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Sunday, 12 January 2014

Greece in winter - "Start with the shoe"

Angeliki and Irini met at the museum this Saturday
Last November I had an exchange of emails with Jim Potts, husband of the Corfiot writer Maria Strani, about Ano Korakiana’s self-taught sculptor, Arestides Metallinos Αριστείδης Μεταλληνός. I had sent him a DVD of some 300 photos of the works in the ‘Museum’ that Lin and I had been able to enjoy visiting.
Dear Simon. Just watched the DVD again, this time on the TV screen, with Maria. We both think they are brilliant. Maria did not find them at all ‘naughty’ or controversial (it's in the eyes of the beholder)…He could eventually become recognised as a major figure…At some point professional photos would need to be taken of individual works, with top quality studio lighting. But it's wonderful to see all the works, the DVD does the job remarkably well. Thanks again. Jim
Saturday morning Lin and I were having cake and - for me, a skirto, Lin, a glass of pomegranate juice - as we again visited Andrea and Anna Metallinos and their daughter Angeliki at the ‘Museum’.
Anna, Linda, Angeliki and Irini at the Museum

Also with us was Irini Savvani.
I resign with reluctance to the idea that not everything that happens is a matter of chance or personal intention.  I met her on Wednesday passing in Democracy Street. She was with her daughter, Alexandra, coming from the bakery.
I said "Kalimera"
She said “Are you Simon Baddeley?”
“I read your blog”
After some pleasantries, I asked Irini if she knew of the village sculptor, Arestides Metallinos.
“Of course. But I have not been in the museum”
“You’ve not seen his work?”
“I met him at his house with my parents when I was a small girl”
I said that Lin and I had had the good fortune, after several years, to be able to see the collection – last November.
“I would like” I said “to see a catalogue made. Also a British friend to whom I showed the DVD that Metallinos' granddaughter entrusted me with, advised that a Greek art historian or critic should write a piece about the sculptor to accompany such a catalogue”
I am an art historian” said Irini, with a smile.
We continued chatting. I remembered how vexing it could be to a child in hand looking upwards at grown-ups talking on and on about things important to them. Alexandra tugged, politely, at her mum's sleeve. (Is this what we mean when we say their conversation 'went over my head')
"Would you be able to meet with Angeliki and her parents, Irini?"
She nodded. The very moment I got home, after sharing this meeting with Lin, I phoned Angeliki and made an appointment that suited all of us at the museum on Saturday morning. I emailed Irini by way of briefing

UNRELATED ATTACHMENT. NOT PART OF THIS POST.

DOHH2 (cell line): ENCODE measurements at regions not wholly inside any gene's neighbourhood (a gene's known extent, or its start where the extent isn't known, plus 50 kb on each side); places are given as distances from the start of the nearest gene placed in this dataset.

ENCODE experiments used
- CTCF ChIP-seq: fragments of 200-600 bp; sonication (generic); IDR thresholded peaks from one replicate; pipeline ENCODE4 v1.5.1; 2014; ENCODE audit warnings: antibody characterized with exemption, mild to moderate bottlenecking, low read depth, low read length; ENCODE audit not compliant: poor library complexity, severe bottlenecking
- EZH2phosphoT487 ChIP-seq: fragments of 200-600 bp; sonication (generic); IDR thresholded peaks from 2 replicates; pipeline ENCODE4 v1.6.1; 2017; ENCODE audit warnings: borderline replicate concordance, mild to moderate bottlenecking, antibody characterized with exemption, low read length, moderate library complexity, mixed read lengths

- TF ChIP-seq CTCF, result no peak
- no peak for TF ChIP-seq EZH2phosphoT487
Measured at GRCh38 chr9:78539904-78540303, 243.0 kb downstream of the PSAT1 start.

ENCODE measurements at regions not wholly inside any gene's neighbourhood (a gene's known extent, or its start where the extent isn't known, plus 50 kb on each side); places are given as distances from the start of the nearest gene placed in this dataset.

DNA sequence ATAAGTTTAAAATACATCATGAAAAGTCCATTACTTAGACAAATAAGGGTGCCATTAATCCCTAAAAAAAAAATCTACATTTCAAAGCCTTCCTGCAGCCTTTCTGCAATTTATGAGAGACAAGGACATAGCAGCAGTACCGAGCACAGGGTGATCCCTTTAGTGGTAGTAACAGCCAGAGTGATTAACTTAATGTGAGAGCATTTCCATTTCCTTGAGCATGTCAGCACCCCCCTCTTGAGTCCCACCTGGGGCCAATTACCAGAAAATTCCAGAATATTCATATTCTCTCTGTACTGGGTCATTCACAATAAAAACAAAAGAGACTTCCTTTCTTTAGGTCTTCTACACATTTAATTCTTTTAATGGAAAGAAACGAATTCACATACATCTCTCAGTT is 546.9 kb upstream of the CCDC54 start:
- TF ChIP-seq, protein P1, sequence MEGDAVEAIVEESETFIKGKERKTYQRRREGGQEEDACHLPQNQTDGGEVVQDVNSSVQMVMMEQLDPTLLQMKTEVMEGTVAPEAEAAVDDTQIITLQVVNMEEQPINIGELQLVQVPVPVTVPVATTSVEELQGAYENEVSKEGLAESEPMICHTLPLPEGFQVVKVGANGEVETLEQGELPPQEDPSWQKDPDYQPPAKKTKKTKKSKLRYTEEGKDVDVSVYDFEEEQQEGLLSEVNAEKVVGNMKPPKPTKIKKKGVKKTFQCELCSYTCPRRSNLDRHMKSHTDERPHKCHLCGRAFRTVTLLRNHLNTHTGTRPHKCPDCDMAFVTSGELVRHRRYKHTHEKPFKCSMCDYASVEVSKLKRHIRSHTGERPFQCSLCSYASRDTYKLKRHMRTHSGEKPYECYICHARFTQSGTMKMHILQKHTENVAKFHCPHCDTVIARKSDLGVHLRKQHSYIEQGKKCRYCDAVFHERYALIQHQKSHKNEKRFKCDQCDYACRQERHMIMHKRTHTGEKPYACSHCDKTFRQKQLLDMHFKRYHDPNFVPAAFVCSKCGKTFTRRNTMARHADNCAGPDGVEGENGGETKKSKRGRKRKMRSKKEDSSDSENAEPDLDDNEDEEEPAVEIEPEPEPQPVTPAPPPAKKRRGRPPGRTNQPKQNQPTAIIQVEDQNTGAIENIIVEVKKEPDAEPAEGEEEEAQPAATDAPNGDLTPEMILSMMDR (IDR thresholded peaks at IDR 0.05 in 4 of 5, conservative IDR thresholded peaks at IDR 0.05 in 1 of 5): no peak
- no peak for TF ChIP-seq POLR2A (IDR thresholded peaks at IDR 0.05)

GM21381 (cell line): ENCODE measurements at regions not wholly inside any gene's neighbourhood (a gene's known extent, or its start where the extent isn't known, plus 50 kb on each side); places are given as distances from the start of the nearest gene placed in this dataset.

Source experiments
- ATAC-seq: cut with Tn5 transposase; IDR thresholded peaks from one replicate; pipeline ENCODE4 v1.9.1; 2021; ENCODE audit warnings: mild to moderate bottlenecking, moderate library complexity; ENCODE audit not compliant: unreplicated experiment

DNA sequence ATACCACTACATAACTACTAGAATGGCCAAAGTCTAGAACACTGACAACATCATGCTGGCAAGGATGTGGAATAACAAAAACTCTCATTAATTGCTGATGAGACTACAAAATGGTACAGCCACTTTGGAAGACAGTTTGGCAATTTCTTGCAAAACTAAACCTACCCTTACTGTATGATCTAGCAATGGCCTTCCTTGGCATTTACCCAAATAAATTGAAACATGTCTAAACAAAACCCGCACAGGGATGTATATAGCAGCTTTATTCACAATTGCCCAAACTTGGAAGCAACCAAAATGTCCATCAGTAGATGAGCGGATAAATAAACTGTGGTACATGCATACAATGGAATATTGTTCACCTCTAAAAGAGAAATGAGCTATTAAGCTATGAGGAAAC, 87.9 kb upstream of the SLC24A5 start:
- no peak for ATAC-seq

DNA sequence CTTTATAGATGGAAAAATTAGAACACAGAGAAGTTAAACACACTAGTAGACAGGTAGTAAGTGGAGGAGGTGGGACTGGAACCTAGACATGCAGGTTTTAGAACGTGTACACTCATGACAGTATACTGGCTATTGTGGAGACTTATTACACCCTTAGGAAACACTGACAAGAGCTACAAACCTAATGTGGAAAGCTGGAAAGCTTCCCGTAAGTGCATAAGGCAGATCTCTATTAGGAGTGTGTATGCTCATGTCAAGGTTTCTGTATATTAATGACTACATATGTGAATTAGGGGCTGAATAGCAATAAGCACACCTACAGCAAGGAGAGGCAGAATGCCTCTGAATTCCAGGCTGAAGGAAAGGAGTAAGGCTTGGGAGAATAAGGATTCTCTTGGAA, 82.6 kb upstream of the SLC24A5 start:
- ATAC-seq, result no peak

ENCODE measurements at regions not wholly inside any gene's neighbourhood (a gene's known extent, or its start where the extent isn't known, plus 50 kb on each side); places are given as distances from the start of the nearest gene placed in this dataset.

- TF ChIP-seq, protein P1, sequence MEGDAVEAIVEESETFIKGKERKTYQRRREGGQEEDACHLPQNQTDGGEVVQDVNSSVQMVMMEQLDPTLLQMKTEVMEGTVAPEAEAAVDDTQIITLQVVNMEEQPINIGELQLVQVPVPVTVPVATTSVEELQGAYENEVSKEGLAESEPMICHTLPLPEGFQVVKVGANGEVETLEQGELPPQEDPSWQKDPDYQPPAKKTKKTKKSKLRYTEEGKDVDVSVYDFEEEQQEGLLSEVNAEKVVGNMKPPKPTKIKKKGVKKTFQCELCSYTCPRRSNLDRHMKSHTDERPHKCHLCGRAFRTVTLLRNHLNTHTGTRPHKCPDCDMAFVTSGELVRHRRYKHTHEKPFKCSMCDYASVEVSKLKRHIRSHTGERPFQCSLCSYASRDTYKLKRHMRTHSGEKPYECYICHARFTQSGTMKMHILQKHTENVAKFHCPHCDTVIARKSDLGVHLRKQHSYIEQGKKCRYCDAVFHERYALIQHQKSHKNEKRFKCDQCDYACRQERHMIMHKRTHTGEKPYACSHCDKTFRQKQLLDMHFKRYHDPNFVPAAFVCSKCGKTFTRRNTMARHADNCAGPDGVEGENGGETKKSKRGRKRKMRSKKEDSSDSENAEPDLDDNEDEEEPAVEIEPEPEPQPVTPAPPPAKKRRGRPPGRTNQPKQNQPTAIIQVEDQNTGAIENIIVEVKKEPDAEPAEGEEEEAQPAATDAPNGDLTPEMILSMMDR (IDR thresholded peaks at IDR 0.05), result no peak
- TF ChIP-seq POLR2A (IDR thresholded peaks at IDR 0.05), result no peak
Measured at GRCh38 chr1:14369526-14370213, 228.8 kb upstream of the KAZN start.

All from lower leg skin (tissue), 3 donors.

Dear Irini. Thank you for agreeing to meet at the ‘Museum’ at 10.00am this Saturday morning. I will be there with Linda and we will be meeting Angeliki Metallinou and her parents Anna and Andrea to have another look inside the museum and have a brief look at Aristedes Metallinos’ work. Our meeting shouldn’t be more than 45 minutes.
I first saw inside the museum when we were in Ano Korakiana last November, having been curious about it since we came to the village in 2006.
Angeliki has convinced me that the work of her grandfather, a self-taught sculptor who didn’t start carving stone and marble until he was 67 years old, has for a variety of reasons remained almost unknown to the village and to the rest of the island. After she and her mother invited Linda and I to visit the museum we said we would see if we could help make this work better known. Angeliki gave me a DVD with photos of her grandfather’s work which I have shown to three friends in Corfu. In different ways they advise making a proper catalogue and having a Greek art historian help with this by writing an expert description. That you met the sculptor as a young girl growing up in the village and are now an art historian is why I believe our meeting last Tuesday on Democracy Street is ‘serendipitous’. Angeliki agrees and looks forward to meeting you on Saturday morning.
I wonder what you think of some of the illustrations of Metallinos' work on my blog:
Example 1, example 2 (especially!), example 3, example 4...
And this 'recrucifixion'
and this chimaera - the EEC
Aristedes Metallinos had many themes and seems a most fascinating man. Kindest regards. Simon
In my mind the place to start with any catalogue is Arestides' finely crafted stone shoe, made long before he began carving in earnest. Andrea could not unlock the show case so I took a couple of photo's through the glass. I would have liked to hold the thing in my hands and pass it round. Although Ano Korakiana was a rich village, Aristedes Metallinos' family were poor. In other circumstances a young man or woman who carved such an object in local stone - harder than marble - might well have been guided towards an artist's education.

Παπούτσι - Shoe, carved in 1928 by Aristedes Metallinos Αριστείδης Μεταλληνός

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